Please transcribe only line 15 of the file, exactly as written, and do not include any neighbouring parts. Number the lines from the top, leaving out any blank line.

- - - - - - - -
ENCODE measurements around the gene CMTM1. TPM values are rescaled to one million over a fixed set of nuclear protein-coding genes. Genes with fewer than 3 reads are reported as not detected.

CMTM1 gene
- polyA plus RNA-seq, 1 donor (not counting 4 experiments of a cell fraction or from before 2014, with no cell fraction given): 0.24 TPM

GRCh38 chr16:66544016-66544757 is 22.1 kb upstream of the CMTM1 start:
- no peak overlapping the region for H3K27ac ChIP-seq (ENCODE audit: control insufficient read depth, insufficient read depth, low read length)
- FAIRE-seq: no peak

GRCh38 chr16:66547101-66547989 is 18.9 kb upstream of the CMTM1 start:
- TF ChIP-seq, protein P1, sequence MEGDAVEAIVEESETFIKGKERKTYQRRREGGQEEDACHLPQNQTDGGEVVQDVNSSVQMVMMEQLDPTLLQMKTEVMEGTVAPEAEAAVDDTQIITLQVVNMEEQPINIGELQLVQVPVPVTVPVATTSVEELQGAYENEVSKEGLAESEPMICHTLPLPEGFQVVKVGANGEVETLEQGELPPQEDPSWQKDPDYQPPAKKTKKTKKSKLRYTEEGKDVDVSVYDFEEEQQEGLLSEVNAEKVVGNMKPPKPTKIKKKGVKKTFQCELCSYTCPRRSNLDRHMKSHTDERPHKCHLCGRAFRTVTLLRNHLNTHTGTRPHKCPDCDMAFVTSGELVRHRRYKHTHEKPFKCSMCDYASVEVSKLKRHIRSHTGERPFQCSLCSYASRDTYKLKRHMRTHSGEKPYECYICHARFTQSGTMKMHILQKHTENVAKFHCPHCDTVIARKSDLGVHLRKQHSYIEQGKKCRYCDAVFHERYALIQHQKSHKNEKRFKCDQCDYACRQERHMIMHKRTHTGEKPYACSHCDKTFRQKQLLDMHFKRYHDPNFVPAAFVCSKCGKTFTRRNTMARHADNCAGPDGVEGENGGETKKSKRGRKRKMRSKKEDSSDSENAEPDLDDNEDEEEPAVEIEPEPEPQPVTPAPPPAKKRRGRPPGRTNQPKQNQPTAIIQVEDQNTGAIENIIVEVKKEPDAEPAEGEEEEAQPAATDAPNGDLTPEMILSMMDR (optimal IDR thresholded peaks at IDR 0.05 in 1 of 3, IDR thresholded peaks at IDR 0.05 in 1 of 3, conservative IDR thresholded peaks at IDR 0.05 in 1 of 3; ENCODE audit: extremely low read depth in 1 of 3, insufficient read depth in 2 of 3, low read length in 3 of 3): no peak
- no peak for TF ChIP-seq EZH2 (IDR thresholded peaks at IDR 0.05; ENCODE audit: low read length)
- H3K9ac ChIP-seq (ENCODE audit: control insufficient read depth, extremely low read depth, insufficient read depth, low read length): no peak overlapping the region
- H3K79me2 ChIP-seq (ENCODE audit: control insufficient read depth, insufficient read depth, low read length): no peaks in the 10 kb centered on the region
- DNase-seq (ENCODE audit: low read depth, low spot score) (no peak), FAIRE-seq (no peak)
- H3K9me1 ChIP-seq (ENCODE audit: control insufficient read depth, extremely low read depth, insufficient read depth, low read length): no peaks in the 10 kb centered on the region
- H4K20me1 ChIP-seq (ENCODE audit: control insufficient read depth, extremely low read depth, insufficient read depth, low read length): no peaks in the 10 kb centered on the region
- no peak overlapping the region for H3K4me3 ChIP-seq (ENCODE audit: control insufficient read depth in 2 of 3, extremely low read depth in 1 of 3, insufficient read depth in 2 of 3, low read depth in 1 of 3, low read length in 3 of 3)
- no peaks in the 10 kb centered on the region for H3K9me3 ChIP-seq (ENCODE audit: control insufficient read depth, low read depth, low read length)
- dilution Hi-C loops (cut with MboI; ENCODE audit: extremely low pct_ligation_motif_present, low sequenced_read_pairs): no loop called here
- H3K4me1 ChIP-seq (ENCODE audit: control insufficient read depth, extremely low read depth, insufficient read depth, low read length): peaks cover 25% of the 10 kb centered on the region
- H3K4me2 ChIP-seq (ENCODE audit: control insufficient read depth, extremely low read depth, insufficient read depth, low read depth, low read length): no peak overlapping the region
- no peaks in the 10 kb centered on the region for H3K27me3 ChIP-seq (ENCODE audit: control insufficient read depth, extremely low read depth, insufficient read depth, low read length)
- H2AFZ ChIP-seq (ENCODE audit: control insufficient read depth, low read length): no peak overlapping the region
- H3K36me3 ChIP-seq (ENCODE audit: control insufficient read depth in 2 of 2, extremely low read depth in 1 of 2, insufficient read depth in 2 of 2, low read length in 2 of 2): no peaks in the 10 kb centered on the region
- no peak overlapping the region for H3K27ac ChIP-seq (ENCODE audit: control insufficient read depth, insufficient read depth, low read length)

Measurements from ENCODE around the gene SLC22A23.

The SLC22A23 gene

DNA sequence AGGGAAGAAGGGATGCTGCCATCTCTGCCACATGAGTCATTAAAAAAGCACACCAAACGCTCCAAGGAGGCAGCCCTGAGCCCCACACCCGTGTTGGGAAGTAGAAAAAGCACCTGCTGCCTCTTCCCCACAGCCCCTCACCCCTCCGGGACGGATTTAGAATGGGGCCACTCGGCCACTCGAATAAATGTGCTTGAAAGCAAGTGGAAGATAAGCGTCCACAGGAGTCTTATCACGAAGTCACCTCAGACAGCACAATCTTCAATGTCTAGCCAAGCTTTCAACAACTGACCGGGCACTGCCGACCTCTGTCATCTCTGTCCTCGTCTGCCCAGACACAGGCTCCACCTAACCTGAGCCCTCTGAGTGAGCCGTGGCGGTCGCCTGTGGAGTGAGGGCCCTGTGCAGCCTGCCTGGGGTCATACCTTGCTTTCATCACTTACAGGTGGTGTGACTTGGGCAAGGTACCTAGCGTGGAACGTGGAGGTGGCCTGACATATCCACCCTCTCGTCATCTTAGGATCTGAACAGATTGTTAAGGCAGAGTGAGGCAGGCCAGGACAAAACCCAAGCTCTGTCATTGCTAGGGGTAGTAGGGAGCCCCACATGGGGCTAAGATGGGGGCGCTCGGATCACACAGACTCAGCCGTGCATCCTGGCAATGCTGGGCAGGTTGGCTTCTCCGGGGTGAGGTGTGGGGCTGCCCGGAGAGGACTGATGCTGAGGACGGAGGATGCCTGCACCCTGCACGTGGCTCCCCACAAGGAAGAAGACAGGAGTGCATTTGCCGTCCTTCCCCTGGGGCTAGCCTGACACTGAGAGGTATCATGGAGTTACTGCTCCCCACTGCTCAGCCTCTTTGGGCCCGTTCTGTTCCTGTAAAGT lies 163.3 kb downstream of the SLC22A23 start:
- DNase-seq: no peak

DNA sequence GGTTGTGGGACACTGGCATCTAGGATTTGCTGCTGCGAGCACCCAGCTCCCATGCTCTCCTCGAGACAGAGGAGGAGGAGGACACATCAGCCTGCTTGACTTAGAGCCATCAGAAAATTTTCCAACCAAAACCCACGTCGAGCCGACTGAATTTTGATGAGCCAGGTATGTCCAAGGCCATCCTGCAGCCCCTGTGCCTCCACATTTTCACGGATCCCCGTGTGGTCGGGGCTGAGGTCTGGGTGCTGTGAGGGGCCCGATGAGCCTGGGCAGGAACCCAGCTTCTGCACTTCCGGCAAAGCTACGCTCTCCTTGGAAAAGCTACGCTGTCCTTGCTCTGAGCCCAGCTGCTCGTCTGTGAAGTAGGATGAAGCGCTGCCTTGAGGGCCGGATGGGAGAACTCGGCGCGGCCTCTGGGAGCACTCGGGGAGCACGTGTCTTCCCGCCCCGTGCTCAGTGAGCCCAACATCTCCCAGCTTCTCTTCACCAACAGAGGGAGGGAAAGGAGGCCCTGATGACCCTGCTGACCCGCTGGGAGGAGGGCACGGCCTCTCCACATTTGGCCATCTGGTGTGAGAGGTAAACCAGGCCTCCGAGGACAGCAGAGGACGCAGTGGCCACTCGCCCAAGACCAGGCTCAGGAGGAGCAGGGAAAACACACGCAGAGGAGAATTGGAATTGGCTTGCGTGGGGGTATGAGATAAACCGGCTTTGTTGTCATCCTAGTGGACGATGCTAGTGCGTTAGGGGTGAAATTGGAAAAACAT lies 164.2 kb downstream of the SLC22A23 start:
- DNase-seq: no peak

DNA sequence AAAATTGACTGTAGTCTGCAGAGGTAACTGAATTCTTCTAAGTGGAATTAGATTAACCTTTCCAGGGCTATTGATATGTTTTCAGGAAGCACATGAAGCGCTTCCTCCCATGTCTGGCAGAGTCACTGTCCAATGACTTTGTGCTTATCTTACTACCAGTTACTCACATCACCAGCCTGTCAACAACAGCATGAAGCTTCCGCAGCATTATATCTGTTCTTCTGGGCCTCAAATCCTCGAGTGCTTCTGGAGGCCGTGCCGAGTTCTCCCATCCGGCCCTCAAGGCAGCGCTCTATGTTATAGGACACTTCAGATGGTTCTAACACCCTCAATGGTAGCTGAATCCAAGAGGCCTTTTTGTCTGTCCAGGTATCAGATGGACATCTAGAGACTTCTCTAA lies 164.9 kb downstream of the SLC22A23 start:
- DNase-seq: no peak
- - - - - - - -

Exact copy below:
- no peak overlapping the region for H3K4me3 ChIP-seq (ENCODE audit: control insufficient read depth in 2 of 3, extremely low read depth in 1 of 3, insufficient read depth in 2 of 3, low read depth in 1 of 3, low read length in 3 of 3)